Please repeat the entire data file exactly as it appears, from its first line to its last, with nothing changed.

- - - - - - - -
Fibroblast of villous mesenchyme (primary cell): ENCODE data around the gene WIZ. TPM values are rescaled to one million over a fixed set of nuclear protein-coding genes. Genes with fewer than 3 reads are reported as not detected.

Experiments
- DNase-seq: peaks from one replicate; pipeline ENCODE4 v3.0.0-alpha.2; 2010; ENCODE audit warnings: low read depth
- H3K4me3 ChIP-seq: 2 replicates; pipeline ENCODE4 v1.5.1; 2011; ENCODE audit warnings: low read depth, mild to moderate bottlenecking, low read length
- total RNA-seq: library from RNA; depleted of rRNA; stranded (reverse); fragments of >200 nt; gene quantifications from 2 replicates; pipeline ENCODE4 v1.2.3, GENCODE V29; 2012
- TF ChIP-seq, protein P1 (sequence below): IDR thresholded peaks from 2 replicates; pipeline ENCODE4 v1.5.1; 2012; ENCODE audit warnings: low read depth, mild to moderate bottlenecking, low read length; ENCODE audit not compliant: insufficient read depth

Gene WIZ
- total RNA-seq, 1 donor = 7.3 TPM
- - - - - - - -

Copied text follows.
Fibroblast of villous mesenchyme (primary cell): ENCODE data around the gene WIZ. TPM values are rescaled to one million over a fixed set of nuclear protein-coding genes. Genes with fewer than 3 reads are reported as not detected.

Experiments
- DNase-seq: peaks from one replicate; pipeline ENCODE4 v3.0.0-alpha.2; 2010; ENCODE audit warnings: low read depth
- H3K4me3 ChIP-seq: 2 replicates; pipeline ENCODE4 v1.5.1; 2011; ENCODE audit warnings: low read depth, mild to moderate bottlenecking, low read length
- total RNA-seq: library from RNA; depleted of rRNA; stranded (reverse); fragments of >200 nt; gene quantifications from 2 replicates; pipeline ENCODE4 v1.2.3, GENCODE V29; 2012
- TF ChIP-seq, protein P1 (sequence below): IDR thresholded peaks from 2 replicates; pipeline ENCODE4 v1.5.1; 2012; ENCODE audit warnings: low read depth, mild to moderate bottlenecking, low read length; ENCODE audit not compliant: insufficient read depth

Gene WIZ
- total RNA-seq, 1 donor = 7.3 TPM